Amazon Patents Wristband to Precisely Track Its Warehouse Workers
This article originally published Feb. 2, 2018, and was updated Feb. 5, 2018, with a statement from Amazon.
Warehouse workers often describe high-pressure environments, where a push for maximum efficiency in fulfilling orders keeps breaks short, shifts long and employees constantly aware of their output. Amazon’s warehouses are no exception.
Now, in a move that seems to imply an increased desire by Amazon to keep close tabs on its box packers, the ecommerce giant has been granted two patents for a wristband designed to track not only a wearer’s location within the warehouse, but the wearer’s hand movements as well.
The patents (here and here) describe an “inventory management system” which would include ultrasonic devices placed near inventory bins and embedded in the wristband itself to communicate information about the precise location of a worker’s hand.
The proposed technology also features the capability to provide haptic feedback to the wearer, buzzing to let them know whether they’re picking up the correct item.
Amazon clearly intends for these wristbands -- if it ever implements them -- to speed up the packing process. One of the patents explains that “Existing approaches for keeping track of where inventory items are stored … may require the inventory system worker to perform time consuming acts beyond placing the inventory item into an inventory bin and retrieving the inventory item from the inventory bid, such as pushing a button associated with the inventory bin or scanning a barcode associated with the inventory bin.”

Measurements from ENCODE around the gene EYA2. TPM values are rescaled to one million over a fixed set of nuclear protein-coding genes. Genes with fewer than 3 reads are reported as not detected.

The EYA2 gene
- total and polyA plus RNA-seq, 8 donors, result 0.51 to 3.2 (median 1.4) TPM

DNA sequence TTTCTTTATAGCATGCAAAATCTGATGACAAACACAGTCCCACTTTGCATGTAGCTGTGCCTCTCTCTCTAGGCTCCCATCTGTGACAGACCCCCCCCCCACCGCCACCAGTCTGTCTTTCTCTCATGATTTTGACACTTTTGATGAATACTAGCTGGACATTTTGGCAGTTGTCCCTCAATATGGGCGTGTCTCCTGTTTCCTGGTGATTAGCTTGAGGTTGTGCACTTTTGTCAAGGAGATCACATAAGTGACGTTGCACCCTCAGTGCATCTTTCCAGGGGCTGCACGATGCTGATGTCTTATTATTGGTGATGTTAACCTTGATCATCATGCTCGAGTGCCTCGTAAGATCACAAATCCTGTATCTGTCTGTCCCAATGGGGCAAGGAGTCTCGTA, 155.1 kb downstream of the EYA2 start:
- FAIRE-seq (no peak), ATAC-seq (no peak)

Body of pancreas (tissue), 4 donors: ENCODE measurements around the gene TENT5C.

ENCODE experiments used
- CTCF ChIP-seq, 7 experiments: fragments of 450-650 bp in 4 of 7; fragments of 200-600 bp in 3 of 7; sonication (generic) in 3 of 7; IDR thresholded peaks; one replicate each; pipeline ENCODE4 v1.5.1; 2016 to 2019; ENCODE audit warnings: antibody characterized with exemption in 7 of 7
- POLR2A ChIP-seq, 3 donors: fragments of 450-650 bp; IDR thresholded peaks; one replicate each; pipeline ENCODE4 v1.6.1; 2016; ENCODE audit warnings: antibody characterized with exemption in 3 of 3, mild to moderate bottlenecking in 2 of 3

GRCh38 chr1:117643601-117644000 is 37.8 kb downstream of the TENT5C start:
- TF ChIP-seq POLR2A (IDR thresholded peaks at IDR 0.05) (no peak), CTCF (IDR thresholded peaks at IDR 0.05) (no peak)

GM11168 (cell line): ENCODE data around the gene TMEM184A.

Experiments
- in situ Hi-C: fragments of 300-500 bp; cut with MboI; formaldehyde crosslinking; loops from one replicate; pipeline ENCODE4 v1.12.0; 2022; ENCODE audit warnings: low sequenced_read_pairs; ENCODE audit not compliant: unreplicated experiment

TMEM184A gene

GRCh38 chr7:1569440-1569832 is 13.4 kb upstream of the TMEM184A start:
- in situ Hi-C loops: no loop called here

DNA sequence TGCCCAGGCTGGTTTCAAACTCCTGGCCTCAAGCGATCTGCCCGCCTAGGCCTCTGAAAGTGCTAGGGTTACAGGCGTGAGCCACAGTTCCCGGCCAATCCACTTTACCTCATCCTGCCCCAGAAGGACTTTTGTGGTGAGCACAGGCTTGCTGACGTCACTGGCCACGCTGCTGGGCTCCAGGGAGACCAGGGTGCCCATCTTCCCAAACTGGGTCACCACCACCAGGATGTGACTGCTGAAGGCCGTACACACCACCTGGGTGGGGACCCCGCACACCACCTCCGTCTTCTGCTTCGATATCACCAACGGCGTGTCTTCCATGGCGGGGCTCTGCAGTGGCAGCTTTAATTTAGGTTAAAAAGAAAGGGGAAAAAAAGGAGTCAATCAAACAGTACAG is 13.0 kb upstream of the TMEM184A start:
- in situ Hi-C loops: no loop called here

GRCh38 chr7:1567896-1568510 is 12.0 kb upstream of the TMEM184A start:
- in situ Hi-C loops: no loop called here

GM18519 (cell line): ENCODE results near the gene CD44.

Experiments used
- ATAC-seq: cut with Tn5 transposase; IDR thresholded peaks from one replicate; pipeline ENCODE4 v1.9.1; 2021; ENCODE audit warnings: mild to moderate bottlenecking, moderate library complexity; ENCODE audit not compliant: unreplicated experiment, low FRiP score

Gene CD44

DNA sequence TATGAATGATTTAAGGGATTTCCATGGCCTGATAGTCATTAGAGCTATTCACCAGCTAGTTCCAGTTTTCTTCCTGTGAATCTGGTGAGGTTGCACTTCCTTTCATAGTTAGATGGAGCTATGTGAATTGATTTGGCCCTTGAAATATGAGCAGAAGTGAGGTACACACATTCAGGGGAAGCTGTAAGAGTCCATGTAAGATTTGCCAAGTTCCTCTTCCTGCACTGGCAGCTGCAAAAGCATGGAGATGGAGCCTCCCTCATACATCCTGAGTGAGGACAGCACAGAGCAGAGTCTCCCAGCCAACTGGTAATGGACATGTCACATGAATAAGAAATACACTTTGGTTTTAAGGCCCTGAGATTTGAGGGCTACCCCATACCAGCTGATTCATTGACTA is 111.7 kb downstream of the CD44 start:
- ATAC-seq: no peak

However, the patent documents have prompted at least one comparison to house-arrest bracelets.
On Feb. 5, Amazon Fulfillment sent Entrepreneur a statement via email clarifying its intentions for the technology outlined in the patent documents.
“The speculation about this patent is misguided. Every day at companies around the world, employees use handheld scanners to check inventory and fulfill orders. This idea, if implemented in the future, would improve the process for our fulfillment associates. By moving equipment to associates’ wrists, we could free up their hands from scanners and their eyes from computer screens. We believe Amazon’s fulfillment center jobs are excellent jobs providing a great place to learn skills to start and further develop a career. Like most companies, we have performance expectations for every Amazon employee and we measure actual performance against those expectations, and they are not designed to track employees or limit their abilities to take breaks.”
The parent documents also explain that the implementation of a “computer vision system” would help save time in Amazon’s warehouses, it’s difficult and expensive to implement. Geekwire explains that the complex network of cameras that power the cashierless Amazon Go store, which opened Jan. 22, are an example of such a system.
Amazon employs tens of thousands of workers in its 70 U.S. fulfillment centers, with plans to create 40,000 full-time jobs this year.